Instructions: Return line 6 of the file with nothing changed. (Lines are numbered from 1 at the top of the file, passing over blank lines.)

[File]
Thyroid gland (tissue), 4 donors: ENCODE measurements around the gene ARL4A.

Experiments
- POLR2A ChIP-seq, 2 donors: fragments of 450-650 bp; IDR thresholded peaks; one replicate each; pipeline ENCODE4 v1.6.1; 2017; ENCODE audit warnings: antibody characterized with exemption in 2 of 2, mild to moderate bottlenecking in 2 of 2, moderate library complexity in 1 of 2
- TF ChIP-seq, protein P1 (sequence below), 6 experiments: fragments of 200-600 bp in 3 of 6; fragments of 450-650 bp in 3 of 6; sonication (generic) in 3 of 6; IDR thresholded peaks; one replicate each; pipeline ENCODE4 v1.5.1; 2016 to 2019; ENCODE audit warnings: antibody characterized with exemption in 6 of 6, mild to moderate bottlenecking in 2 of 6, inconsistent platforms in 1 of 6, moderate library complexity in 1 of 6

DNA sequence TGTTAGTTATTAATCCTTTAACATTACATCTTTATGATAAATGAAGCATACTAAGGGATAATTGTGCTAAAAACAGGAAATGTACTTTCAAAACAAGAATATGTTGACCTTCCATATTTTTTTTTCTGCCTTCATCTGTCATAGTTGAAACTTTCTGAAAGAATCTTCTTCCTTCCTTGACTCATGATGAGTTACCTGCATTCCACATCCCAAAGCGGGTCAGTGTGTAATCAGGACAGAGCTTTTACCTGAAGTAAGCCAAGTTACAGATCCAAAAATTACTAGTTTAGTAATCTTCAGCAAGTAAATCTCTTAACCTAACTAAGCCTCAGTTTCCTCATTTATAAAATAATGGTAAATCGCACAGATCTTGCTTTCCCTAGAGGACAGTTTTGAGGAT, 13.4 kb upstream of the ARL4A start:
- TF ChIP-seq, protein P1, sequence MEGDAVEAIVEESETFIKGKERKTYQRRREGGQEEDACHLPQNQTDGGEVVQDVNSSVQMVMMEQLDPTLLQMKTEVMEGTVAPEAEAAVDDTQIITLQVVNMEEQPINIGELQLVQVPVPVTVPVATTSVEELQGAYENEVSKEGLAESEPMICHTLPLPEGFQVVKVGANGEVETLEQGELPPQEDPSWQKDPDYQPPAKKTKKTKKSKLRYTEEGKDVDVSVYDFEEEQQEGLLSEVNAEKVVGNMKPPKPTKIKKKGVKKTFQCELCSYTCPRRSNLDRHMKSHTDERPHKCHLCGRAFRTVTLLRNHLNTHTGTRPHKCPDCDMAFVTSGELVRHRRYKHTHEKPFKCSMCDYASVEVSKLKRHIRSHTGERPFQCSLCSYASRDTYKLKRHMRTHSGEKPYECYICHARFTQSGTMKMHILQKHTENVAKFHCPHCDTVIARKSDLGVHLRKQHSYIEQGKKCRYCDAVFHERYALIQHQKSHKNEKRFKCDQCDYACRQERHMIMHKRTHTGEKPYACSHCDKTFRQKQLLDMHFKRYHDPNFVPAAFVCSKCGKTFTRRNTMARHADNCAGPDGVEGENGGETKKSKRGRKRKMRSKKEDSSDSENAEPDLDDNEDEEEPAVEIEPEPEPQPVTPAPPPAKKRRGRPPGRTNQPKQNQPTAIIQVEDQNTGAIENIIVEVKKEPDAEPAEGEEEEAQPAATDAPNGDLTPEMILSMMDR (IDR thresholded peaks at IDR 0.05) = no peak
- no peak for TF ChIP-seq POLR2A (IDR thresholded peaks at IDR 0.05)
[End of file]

- TF ChIP-seq, protein P1, sequence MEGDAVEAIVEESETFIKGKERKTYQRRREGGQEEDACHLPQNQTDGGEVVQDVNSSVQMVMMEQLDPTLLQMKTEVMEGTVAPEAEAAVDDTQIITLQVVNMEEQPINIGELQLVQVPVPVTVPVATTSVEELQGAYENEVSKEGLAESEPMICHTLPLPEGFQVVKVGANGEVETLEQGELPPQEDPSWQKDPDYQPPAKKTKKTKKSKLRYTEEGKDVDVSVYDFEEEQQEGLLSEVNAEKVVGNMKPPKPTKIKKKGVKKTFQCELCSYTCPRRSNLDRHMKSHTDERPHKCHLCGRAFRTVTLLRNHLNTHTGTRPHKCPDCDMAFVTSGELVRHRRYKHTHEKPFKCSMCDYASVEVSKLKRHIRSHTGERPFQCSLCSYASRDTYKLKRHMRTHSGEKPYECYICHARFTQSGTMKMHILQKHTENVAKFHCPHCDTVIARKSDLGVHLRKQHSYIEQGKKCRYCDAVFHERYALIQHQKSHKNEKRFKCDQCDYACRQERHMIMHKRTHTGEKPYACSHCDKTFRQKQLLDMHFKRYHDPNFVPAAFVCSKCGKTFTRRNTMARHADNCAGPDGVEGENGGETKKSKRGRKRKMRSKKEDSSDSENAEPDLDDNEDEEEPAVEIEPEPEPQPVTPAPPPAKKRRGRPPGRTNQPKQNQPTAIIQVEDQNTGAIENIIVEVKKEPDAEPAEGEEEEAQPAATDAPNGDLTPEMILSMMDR (IDR thresholded peaks at IDR 0.05) = no peak